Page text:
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What are the Risks of Taking Antidepressants with Alcohol?

A. Pasbjerg
Updated May 17, 2024
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Taking antidepressants with alcohol is typically not recommended, as patients can experience a variety of problems if they do so. One of the risks is that the alcohol will make the medication less effective, and therefore will lead to increased depression. Antidepressants can also intensify the intoxication caused by alcohol, and using them together may even lead to blackouts. Both can lead people using them to feel drowsy, and taking both at the same time can make this effect even more pronounced. Combining alcohol with certain types of antidepressants can also potentially be fatal.

The usual reason people take antidepressants is to help control depression and anxiety, and combining antidepressants with alcohol can interfere with this. Alcohol can counteract the effects of the medication, decreasing its beneficial effects. This can cause the patient's depression to increase, defeating the purpose of the drugs.

Another risk of taking antidepressants with alcohol is increased intoxication. Antidepressants affect the same chemicals in the brain as alcohol; when they are used together, the decrease in judgment, attention, and control of the body normally associated with alcohol use becomes more pronounced. This can increase the chance of patients making poor decisions or getting into risky situations.

Blackouts can also be a problem when antidepressants are combined with alcohol. Patients may experience periods of time where they do not remember what they said or did. This is another effect of the two drugs acting on the same neurotransmitters in the brain.

Extreme drowsiness may also be a problem when using antidepressants with alcohol. Sleepiness is a common side effect when taking antidepressants, and it can also occur when using alcohol. When the two are combined, particularly if the antidepressants are the tricyclic type, this effect may be exacerbated, making it difficult if not impossible for the patient to not fall asleep. This can cause problems for people engaged in activities that require them to be alert, and may even be dangerous if they are doing things like driving.

Using antidepressants with alcohol can not only cause some unpleasant effects, it can also be fatal. This is particularly true if the patient is taking monoamine oxidase inhibitors, or MAOIs. Combining these drugs with alcohol can cause a significant increase in blood pressure. This can in turn potentially lead to a stroke, which can have a wide range of physical impacts including death.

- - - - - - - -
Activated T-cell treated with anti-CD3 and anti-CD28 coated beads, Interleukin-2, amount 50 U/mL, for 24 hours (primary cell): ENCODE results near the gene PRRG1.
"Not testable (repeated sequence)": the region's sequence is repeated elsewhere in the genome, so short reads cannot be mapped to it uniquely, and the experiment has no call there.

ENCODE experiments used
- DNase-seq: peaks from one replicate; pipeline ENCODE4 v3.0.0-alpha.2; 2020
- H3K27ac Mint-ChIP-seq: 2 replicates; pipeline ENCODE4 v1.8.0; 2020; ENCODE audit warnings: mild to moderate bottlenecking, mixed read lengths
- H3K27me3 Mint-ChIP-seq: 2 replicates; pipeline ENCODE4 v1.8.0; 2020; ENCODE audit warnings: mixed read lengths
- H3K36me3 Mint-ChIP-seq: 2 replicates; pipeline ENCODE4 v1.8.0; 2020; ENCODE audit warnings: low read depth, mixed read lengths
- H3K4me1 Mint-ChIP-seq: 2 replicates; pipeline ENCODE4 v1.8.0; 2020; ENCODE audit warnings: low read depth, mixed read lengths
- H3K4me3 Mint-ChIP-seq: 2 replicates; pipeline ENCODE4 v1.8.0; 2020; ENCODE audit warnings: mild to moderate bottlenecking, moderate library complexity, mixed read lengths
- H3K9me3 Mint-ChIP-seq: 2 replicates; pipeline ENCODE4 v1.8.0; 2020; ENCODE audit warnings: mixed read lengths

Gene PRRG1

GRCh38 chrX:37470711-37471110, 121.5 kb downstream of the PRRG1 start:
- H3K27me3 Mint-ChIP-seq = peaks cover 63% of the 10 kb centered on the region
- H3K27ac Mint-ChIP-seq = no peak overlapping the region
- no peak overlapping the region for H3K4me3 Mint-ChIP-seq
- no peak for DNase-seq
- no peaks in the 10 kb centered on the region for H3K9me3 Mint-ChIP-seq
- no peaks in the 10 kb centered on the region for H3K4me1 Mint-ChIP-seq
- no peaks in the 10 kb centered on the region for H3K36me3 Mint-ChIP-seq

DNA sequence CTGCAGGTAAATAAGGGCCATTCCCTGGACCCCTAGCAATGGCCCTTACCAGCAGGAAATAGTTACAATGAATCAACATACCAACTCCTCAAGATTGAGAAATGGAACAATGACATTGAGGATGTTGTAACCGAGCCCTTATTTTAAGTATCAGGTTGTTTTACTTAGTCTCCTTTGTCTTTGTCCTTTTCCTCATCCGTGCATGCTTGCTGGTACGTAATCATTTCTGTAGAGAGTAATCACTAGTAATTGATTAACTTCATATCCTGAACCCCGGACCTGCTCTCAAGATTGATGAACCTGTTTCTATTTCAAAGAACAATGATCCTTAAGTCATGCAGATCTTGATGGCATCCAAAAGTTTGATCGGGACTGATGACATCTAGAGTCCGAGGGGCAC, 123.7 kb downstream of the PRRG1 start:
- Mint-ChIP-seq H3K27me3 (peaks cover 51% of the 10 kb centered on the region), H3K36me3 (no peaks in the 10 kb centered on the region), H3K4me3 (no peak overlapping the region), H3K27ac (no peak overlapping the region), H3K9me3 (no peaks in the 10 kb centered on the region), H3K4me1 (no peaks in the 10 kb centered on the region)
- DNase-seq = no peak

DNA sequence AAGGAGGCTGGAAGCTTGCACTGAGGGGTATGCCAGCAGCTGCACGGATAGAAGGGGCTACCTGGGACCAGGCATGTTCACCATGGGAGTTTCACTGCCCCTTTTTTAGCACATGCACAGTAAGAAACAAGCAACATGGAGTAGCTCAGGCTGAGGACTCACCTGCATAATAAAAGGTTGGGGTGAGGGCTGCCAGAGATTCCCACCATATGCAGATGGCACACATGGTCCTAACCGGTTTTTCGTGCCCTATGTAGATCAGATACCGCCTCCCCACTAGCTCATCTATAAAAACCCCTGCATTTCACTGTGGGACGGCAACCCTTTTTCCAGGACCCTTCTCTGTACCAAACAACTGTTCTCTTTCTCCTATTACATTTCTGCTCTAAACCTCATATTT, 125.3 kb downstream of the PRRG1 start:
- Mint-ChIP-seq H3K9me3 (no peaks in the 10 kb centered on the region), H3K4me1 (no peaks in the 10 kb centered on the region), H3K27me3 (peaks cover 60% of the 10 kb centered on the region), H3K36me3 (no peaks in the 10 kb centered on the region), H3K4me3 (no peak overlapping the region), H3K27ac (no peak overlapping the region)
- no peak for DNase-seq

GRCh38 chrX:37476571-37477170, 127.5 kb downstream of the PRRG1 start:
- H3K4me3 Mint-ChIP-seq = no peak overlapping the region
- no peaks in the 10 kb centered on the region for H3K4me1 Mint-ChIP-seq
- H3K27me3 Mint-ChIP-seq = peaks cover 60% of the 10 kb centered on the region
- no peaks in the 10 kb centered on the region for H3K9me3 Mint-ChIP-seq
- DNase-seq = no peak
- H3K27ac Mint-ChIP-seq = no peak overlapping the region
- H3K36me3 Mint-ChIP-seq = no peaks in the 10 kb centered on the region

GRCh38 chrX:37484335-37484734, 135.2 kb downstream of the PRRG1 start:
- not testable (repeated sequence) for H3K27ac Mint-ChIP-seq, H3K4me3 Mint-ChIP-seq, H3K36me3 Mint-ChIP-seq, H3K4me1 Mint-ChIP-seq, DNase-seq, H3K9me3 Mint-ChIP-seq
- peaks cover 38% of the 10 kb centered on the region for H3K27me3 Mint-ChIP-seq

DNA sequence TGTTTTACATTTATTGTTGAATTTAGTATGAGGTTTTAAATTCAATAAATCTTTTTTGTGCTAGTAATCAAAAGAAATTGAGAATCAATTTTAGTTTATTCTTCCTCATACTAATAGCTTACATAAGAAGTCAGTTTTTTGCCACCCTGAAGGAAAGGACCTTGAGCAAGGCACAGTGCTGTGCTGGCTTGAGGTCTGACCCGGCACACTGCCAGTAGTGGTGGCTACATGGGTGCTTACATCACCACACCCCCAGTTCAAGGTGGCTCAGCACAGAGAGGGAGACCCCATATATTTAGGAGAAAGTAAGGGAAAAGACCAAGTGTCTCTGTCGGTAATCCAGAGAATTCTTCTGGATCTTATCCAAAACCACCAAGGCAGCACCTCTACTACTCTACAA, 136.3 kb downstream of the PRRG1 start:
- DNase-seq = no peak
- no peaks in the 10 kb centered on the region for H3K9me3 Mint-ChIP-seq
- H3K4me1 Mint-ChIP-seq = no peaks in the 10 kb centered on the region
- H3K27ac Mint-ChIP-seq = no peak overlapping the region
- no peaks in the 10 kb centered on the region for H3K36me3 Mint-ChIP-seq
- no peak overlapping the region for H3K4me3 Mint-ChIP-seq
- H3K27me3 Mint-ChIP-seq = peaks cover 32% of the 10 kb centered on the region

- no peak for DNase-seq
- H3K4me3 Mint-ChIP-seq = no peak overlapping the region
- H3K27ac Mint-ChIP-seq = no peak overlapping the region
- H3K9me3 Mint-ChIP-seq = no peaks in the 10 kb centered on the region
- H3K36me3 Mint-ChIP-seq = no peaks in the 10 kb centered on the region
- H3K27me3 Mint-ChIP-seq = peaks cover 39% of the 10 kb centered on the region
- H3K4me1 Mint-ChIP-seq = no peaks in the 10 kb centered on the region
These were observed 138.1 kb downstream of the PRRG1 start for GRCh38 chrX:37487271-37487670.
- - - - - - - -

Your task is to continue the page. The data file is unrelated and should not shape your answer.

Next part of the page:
WiseGEEK is dedicated to providing accurate and trustworthy information. We carefully select reputable sources and employ a rigorous fact-checking process to maintain the highest standards. To learn more about our commitment to accuracy, read our editorial process.
A. Pasbjerg
By A. Pasbjerg
Andrea Pasbjerg, a WiseGEEK contributor, holds an MBA from West Chester University of Pennsylvania. Her business background helps her to create content that is both informative and practical, providing readers with valuable insights and strategies for success in the business world.

Discussion Comments

By croydon — On Sep 22, 2014

@irontoenail - I don't think most people think of alcohol as being a big deal. Unfortunately, taking antidepressants and alcohol together can be a very big deal and it happens a lot.

I started on Prozac a while ago and I decided not to drink too much while I was on it, but the doctor didn't really caution me about it. I read about it on my own.

And the thing is, many people who are depressed in the first place, are already heavy drinkers and might not realize they should cut back. Being on antidepressants might remove some of the reason for drinking if you're lucky, but if you're already addicted or even just in the habit of drinking a lot, then that's not going to really matter.

I think there should be more emphasis on the dangers of drinking while on medication by the medical establishment.

By irontoenail — On Sep 21, 2014

@bythewell - It annoys me that it is socially awkward, because there are so many reasons that people might not want to drink alcohol, most of them personal, that any host or friend should just be accepting of someone's choice to go without.

I don't understand why people have to extend pressure about this. Alcohol and depression go hand in hand even at the best of times and it's not something that should be forced on anyone.

By bythewell — On Sep 20, 2014

Even though I'm taking a kind of antidepressant that apparently is safe to have with one or two drinks, I've completely lost my taste for alcohol. I mean, it doesn't actually taste different, it just doesn't appeal at all for the effects. And the few times I have had some it has just made me very sleepy.

I was never a huge drinker, but I used to enjoy a glass or two of wine or a beer with dinner. But I don't even like doing that now.

This is a good thing overall, I suppose, but it can be a bit socially awkward having to explain why I don't want even a single drink at a party.

A. Pasbjerg

A. Pasbjerg

Andrea Pasbjerg, a WiseGEEK contributor, holds an MBA from West Chester University of Pennsylvania. Her business background helps her to create content that is both informative and practical, providing readers with valuable insights and strategies for success in the business world.
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